Commercial tenants beware – what to look out for in commercial lease agreements post pandemic
With workers returning to the office post pandemic, it has triggered a bounce back of office space demand.
However, the move to new premises could bring future issues and expense for business owners unless their tenancy agreements are future-proofed, warns Cathy Thomas, director and solicitor of Sheffield-based commercial property law specialist Mason Thomas Law.
She explained: “Commercial tenancy agreements are very different to residential agreements, and they are usually drafted very much in the landlord’s favour. It’s important that a tenant goes into any commercial tenancy agreement with their eyes open, or they could find themselves facing large, unexpected bills for repairs, maintenance or rent increases that they haven’t budgeted for.”
Cathy is urging small business owners to look out for five key areas in a commercial lease agreement BEFORE they sign, as it could leave them liable to owing thousands of pounds or paying over market rent in the future.
- Rent Reviews – A tenancy agreement often includes rent reviews; these can typically be at three or five yearly intervals. In a commercial lease agreement, look out for upwards only rent reviews. In essence this means that if market rent rises, your rent will do too, which is reasonable. However, if market rates drop, then your rent will remain the same. Commercial tenants should make sure that they benefit from a drop in market rates where possible.
- Rent cessation clause–Commercial tenancy agreements usually include a ‘rent cessation clause’ which ensures a tenant will not pay rent during the period for which a property is unusable following damage by an insured risk, for example, fire or flood. The pandemic has highlighted the need for rent cessation provisions to be incorporated into commercial leases, to provide for rent cessation if future lockdowns render commercial tenants unable to use their property. Commercial tenants are advised to request that such provisions are included in their leases.
- Break Clause – Ensure you have the option to break your lease at defined intervals during the term, and that the option to break is not subject to unreasonable conditions, such as full compliance with all lease terms, which could see something as minor as a broken door handle arguably preventing the break option from being properly exercised… A break clause will provide you with the flexibility to end your commercial lease early if the premises no longer fit your requirements.
- Service Charges – if you’re in a shared building you will be expected to pay charges for the upkeep of the shared areas and external repairs. This could leave you financially liable to contribute towards some very costly building repairs, like a new roof or a replacement ventilation system. Commercial tenants are advised to negotiate a cap on service charge contributions, in order that they have the certainty of knowing the maximum contributions that they will have to make in any given year of the term.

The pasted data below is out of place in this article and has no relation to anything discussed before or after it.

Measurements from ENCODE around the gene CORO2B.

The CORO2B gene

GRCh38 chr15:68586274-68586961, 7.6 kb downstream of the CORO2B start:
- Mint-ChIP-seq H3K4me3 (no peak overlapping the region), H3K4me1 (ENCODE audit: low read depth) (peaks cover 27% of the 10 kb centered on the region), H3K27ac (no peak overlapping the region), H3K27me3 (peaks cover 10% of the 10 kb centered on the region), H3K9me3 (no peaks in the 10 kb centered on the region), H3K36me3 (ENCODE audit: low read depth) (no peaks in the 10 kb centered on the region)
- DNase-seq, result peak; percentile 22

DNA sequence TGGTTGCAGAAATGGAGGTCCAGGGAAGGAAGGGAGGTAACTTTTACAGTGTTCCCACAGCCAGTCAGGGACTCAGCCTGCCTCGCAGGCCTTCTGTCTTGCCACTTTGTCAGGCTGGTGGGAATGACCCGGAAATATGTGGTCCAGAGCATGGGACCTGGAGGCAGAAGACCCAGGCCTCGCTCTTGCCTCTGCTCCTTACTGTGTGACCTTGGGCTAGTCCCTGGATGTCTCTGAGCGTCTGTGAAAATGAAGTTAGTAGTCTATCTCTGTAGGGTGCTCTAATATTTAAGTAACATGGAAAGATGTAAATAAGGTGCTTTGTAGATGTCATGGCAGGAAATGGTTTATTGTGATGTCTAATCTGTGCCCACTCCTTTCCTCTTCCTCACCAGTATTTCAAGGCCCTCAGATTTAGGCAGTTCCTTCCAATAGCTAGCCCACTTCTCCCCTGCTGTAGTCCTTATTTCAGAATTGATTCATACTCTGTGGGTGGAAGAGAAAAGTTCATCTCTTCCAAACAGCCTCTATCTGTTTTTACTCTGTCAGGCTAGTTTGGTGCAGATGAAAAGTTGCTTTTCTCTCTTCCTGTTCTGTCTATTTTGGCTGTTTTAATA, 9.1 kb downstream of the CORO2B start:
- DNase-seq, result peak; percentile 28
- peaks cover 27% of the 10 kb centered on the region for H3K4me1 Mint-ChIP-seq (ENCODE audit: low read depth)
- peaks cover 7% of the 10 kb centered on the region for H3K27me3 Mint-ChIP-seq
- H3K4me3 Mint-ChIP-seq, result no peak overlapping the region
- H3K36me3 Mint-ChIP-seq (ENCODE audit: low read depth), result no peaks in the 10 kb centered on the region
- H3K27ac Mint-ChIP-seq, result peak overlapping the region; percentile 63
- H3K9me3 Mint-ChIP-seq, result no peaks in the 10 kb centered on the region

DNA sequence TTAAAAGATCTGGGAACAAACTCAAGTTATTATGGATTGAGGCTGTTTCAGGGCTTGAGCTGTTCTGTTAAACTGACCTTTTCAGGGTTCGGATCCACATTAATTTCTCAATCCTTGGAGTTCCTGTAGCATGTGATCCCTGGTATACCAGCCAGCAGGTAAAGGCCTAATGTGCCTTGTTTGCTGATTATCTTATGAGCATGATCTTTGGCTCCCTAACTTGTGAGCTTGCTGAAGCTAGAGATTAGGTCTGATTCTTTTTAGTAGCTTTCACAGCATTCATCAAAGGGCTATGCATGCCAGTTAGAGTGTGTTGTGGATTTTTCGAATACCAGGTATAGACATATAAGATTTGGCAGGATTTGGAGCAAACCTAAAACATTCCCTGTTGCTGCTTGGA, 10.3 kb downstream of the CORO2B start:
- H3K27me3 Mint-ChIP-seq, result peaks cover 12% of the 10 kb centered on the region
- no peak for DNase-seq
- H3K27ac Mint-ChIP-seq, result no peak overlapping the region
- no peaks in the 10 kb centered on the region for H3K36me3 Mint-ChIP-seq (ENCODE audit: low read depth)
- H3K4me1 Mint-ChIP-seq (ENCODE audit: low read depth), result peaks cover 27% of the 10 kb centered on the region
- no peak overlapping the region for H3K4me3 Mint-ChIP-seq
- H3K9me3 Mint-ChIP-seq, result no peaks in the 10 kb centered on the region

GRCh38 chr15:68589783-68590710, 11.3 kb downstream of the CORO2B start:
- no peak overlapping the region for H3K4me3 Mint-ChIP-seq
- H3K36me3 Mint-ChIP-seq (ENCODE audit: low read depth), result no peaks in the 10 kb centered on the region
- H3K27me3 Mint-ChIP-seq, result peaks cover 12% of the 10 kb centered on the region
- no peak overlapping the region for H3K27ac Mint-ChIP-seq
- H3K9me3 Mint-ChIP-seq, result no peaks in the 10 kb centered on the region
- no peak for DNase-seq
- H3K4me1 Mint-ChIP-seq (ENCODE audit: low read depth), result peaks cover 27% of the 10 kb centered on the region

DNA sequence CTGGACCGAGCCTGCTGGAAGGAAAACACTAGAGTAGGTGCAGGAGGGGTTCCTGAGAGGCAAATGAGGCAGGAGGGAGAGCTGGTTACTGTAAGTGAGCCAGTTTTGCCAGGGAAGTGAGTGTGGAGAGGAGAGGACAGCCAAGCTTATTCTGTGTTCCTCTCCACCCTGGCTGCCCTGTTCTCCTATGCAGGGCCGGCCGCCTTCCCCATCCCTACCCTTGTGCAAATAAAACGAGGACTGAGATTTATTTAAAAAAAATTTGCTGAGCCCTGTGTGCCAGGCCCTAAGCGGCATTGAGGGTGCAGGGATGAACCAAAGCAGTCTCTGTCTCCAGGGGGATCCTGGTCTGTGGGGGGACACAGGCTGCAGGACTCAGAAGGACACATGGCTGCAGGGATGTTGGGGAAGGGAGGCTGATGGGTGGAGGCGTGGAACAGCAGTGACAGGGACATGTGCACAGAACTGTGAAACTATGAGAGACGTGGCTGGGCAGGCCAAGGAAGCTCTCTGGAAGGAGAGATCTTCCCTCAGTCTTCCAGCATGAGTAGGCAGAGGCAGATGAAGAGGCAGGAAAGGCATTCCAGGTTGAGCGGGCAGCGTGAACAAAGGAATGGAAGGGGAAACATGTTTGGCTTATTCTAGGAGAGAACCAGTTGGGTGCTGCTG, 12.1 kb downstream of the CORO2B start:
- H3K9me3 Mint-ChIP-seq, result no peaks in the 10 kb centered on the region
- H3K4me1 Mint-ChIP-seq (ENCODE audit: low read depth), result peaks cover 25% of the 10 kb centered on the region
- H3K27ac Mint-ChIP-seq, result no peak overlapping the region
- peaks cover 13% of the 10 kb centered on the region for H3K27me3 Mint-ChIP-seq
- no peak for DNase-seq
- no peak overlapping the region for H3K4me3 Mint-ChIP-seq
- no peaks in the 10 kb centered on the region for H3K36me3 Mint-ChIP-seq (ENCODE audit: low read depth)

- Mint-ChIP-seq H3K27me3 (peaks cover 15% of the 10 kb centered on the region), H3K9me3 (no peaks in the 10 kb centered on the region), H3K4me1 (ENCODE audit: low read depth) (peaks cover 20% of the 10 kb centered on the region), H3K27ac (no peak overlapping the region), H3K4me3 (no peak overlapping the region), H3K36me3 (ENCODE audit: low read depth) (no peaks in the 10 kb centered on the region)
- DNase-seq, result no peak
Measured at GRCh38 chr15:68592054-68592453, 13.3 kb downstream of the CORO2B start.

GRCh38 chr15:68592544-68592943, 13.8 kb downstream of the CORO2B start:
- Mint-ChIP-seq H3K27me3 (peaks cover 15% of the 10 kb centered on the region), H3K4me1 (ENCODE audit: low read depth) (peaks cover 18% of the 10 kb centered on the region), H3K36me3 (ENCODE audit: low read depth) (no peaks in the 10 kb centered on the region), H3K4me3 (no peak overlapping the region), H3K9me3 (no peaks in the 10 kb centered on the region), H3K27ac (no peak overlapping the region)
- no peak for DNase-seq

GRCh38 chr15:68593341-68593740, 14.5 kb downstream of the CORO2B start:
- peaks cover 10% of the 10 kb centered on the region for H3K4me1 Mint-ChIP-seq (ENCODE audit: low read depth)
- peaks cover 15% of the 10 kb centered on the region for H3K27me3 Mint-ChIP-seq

- Repairs – Most standard leases require a tenant to keep the property in ‘good and substantial repair and condition’. The legal effect of this wording is that a tenant could actually be liable to put the property into a better state than when it was in, when initially leased. Failure to comply could result in a dilapidations bill at the end of the tenancy from the landlord, which could run into thousands. Commercial tenants are encouraged to ensure that they limit their repairing obligation at the outset, by limiting the repairing obligation to having to put the property into no better state than it was in at the start of the term, and annexing photos to the lease to evidence that state of repair.
The pandemic has caused businesses to reassess their office space needs. Research shows that businesses are now looking to make the move to either flexible office space with lots of services, or smaller offices designed to accommodate hybrid working.
The Q1 2022 RICS UK Commercial Property Survey results showed that the office market gained a ‘notable increase’ over the quarter, with the uplift particularly prevalent in prime office spaces.
Cathy added: “As employees return to the workplace, business owners may be feeling pressure to move quickly and secure new premises. Do not do this at the expense of getting your tenancy agreement thoroughly reviewed by a legal professional. This will ensure you are adequately protected from onerous conditions and inflexible terms which could cost you significantly further down the line.”
For expert legal support and guidance on commercial lease agreements, contact a member of the Mason Thomas Law team on 0114 294 5360.